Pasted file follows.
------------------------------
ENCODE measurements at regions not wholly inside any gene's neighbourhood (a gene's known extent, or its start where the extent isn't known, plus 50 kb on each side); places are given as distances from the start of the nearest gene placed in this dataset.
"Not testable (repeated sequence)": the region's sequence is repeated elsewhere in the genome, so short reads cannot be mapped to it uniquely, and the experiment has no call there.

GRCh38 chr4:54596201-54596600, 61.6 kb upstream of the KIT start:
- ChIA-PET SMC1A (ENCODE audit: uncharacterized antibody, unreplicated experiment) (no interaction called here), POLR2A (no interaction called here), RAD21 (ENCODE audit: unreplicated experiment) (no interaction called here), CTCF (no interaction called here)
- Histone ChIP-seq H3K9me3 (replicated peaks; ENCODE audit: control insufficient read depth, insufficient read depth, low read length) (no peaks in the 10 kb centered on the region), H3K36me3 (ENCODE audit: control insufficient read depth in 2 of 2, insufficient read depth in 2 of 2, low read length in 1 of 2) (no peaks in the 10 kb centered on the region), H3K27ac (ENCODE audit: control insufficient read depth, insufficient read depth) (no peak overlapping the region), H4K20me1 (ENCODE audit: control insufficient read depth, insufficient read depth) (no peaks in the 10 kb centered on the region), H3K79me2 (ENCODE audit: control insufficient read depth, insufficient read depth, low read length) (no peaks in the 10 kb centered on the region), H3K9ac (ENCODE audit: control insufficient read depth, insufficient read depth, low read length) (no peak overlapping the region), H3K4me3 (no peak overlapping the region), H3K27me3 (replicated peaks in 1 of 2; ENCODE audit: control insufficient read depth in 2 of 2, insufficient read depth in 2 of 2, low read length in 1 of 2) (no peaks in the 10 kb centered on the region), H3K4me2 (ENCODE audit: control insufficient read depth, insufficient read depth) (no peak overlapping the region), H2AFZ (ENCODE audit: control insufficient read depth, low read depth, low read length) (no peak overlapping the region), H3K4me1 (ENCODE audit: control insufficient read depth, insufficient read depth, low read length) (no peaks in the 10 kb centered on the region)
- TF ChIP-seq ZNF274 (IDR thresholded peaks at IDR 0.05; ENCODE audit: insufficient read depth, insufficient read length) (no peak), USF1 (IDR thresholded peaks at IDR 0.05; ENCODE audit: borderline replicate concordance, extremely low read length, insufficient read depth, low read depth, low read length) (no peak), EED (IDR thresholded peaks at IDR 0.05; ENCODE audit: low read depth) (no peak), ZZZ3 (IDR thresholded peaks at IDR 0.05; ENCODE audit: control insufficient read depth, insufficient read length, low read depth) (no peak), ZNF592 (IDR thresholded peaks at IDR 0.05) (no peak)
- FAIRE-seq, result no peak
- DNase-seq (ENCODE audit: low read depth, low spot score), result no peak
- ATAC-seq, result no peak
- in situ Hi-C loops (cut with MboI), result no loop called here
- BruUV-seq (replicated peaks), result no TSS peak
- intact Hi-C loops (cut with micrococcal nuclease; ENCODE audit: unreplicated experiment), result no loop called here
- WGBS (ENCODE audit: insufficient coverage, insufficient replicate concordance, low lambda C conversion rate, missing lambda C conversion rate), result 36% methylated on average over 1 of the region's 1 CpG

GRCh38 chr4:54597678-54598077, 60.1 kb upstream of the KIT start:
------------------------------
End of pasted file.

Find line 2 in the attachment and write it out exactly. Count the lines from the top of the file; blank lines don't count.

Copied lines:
"Not testable (repeated sequence)": the region's sequence is repeated elsewhere in the genome, so short reads cannot be mapped to it uniquely, and the experiment has no call there.